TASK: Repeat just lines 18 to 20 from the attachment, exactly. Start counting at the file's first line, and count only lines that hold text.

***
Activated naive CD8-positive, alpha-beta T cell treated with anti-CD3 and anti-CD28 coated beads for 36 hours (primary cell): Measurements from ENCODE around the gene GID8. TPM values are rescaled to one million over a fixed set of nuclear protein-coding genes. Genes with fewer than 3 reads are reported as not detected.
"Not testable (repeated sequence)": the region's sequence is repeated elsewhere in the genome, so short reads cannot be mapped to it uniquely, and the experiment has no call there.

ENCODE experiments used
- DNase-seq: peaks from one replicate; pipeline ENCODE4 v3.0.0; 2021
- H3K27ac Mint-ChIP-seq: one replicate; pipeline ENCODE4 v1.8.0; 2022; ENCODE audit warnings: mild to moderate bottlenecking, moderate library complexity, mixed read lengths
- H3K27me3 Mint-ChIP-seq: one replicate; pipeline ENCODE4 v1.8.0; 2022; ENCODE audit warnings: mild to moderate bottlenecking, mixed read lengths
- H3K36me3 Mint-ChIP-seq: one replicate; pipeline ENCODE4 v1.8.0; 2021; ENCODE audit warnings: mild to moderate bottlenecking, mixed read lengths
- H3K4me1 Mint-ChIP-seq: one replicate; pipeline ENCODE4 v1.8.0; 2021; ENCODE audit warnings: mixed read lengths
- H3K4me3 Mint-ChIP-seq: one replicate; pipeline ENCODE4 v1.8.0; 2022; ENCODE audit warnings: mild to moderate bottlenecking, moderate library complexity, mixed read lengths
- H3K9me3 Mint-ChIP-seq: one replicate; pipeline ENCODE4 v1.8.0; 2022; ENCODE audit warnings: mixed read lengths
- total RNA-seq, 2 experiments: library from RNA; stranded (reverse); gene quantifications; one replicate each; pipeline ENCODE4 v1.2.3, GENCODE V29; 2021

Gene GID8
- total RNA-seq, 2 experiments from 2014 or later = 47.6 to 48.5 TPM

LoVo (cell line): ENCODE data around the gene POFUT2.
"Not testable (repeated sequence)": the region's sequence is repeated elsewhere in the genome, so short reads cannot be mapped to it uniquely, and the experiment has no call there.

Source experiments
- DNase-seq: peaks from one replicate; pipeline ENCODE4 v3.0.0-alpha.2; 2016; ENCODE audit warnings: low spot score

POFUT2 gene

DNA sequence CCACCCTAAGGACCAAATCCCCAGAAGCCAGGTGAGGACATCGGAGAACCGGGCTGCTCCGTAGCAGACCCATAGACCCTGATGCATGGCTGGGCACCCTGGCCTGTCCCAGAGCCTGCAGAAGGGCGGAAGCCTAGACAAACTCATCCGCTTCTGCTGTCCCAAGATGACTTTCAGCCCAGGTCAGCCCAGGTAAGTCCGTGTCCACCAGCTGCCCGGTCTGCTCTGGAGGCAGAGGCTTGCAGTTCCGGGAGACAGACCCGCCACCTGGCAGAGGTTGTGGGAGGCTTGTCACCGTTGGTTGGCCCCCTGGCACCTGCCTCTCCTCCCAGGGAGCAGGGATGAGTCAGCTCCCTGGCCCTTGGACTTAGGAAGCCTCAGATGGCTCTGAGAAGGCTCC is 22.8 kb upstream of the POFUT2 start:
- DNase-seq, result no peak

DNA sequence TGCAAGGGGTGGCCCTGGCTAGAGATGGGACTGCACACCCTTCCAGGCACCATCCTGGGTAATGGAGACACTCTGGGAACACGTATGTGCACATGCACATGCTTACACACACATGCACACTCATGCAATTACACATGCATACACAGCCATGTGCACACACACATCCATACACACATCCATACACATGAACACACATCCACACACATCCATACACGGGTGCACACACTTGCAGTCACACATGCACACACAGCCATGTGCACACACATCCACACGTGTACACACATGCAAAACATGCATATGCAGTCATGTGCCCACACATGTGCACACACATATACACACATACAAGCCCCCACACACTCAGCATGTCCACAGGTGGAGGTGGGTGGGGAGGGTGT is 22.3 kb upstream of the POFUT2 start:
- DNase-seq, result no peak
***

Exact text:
POFUT2 gene

DNA sequence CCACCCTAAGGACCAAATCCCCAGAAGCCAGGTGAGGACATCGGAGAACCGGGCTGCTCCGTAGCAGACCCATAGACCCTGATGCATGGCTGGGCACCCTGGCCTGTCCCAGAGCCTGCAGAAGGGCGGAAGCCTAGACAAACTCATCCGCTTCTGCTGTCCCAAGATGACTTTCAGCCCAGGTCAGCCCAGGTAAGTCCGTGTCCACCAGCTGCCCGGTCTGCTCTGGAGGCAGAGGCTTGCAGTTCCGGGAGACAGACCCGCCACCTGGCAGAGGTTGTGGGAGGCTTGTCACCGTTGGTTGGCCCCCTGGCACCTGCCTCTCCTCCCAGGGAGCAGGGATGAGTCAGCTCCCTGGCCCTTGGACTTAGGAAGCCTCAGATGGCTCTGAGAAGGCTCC is 22.8 kb upstream of the POFUT2 start:
- DNase-seq, result no peak